When I worked at an ad agency, the office was split into two parts: account services and creative. The account services side of the office was painted in grays and steel blues and was usually quiet enough that you could tell who was walking up behind your cubicle by the click of her heels. Separated by a physical wall, the creative side was a different story.
The creative department was painted in oranges and reds, and as you walked from one end to the other, various music – from headbanger rock to blues to country – covered up the sound of even the noisiest sneakers.
I worked on both sides of the wall during my time at the agency, and much as my administrative skills pull me into the world of spreadsheets and reports, I loved being part of the creative team.
I mean, they had the ping-pong table. And the kitchen. And the color. And the music.
So when I looked at the options for the first breakout session at The Orange Conference today, picking one was a no brainer. I signed up for Creative Practices for Storytelling, Ministry and Life with Jeanne Stevens, pastor and church planter at Soul City Church in Chicago.
It wasn’t until I sat down and got myself situated with my clunky old laptop and big briefcase bag that I realized I’m not really a creative.
I was, after all, sitting right next to the quintessential youth pastor/worship leader type, with his moleskine notebook, dusty boots, tight v-neck shirt and faux hawk. Just to make sure you get the full picture, I was wearing my typical black pants and polyester shirt with practical shoes. And I was sweating, because it is humid in Atlanta, if you didn’t know.
But no sooner had I let that thought settle into my brain that Jeanne said, “How many of you have said, ‘I’m not a creative person'”? Busted!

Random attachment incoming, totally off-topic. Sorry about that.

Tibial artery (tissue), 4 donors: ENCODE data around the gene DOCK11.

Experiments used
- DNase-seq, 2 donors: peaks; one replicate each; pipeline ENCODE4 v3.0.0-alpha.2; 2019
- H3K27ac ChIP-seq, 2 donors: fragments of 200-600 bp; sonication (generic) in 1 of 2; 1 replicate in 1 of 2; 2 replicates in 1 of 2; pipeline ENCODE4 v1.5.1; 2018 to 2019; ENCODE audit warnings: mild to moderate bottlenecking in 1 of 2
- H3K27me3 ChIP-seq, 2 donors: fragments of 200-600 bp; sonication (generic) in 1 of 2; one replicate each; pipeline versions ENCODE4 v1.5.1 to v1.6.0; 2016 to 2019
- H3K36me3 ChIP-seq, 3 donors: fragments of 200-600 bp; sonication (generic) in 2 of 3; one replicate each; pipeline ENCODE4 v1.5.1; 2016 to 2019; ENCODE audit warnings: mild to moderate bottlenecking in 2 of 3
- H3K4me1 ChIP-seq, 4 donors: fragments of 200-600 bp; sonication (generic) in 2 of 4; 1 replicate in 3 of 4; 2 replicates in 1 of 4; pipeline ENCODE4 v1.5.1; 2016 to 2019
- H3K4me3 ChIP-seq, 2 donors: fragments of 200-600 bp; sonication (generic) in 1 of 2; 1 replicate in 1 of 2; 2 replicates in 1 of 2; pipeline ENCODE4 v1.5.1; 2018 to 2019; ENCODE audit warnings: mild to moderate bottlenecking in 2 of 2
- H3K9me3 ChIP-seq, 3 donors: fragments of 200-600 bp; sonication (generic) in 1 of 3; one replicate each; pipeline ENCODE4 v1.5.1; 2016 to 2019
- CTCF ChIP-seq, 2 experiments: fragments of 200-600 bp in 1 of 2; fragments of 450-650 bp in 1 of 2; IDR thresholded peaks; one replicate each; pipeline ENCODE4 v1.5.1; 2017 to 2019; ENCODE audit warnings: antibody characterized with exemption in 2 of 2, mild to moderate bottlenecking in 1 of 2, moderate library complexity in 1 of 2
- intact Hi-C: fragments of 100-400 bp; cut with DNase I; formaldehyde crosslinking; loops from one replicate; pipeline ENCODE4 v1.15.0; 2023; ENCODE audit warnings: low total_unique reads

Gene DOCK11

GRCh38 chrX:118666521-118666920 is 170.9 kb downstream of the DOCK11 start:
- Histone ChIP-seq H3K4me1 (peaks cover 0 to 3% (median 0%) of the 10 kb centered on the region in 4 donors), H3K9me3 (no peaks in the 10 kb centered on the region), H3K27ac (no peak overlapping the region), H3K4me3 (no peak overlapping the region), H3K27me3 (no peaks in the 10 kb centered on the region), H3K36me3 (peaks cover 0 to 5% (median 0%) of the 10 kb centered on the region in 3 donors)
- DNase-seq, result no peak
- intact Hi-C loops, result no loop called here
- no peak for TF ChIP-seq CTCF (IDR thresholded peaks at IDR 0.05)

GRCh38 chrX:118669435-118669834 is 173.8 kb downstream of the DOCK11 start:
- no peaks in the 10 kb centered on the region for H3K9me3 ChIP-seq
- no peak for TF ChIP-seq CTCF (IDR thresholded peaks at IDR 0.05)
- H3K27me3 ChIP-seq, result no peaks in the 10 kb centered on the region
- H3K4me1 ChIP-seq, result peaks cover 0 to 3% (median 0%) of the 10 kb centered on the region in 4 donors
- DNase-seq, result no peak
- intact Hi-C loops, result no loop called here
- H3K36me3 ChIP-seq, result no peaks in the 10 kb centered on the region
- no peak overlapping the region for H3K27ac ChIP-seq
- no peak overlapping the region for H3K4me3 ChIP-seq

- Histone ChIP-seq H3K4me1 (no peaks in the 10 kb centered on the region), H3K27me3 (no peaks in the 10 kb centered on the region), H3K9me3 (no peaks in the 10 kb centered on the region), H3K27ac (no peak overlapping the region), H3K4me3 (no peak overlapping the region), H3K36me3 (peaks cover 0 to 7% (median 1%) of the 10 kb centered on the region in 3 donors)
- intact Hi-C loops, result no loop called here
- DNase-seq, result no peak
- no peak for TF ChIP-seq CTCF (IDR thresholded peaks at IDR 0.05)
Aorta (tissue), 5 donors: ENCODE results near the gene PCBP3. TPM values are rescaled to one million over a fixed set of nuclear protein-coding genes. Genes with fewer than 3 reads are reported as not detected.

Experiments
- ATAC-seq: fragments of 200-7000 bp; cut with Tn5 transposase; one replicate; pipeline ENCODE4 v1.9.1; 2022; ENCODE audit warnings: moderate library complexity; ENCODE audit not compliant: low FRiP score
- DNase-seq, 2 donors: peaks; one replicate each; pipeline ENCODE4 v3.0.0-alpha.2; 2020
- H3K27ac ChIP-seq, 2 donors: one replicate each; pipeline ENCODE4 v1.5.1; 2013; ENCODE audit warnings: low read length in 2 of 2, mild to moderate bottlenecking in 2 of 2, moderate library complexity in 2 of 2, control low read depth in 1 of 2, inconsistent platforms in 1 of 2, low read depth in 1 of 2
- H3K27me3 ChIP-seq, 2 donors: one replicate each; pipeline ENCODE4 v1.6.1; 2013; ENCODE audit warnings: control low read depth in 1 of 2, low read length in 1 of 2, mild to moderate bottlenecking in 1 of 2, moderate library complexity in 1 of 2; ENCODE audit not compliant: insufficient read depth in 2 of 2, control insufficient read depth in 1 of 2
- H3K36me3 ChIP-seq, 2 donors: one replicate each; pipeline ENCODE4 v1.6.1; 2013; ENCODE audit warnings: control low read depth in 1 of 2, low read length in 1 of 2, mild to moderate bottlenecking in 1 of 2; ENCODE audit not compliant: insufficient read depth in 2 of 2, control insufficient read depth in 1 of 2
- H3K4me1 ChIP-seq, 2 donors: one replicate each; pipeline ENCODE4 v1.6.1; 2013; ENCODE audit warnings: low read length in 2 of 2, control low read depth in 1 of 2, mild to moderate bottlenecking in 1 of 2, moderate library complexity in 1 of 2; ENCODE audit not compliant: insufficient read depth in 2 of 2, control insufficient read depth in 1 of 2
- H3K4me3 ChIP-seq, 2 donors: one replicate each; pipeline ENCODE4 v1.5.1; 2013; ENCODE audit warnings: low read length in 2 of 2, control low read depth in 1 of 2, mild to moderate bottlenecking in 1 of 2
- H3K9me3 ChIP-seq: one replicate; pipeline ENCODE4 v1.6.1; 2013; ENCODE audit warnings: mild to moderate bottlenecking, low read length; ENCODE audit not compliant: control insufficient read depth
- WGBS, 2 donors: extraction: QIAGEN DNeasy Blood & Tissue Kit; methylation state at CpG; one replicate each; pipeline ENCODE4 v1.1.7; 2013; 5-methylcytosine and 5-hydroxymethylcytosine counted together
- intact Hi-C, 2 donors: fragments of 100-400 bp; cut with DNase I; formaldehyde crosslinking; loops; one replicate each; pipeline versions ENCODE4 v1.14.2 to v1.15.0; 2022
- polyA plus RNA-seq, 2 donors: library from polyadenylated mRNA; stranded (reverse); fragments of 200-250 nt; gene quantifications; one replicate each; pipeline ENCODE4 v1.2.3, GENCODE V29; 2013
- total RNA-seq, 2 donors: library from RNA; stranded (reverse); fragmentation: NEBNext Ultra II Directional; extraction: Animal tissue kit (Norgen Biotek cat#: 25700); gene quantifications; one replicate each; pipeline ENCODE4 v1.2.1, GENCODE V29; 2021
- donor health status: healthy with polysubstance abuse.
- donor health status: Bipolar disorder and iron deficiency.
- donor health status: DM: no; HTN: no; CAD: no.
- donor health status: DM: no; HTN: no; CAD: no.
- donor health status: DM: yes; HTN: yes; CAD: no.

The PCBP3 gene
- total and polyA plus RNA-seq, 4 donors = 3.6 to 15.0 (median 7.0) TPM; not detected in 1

She went on to share myths of creativity, tensions in creative efforts and the responsibility of creativity – as it applies to everyone, faux hawk or not.
Jeanne reminded us that there is a divine connection between God who is creator and you who are creative. “Your creativity is not your own,” she said. “Our creativity comes from God, a source separate from us and greater than us. God has called us to co-create with him.”
So, no more pressure about being creative or not. We are all called to creative pursuits, whether that means painting a canvas, building a spreadsheet, leading worship, managing a sales team or developing preschool curriculum. We are made to create.
I walked away from this session with tons of great tips and a bucket-full of inspiration. But the three main takeaways were these three simple (KIDDING.) tips:
Stop worrying and start to imagine.
Stop repeating instead of start something new.
Stop comparing and start embracing your unique contribution.
That last point is the one that resonated most with me, and I plan to write more about that soon. But for now, I’m going to leave you with this question: What were you made to create? Whether you’re a blogger, an accountant, a musician, a teacher, a mom – or all of the above! – you were made to create. So what are you creating?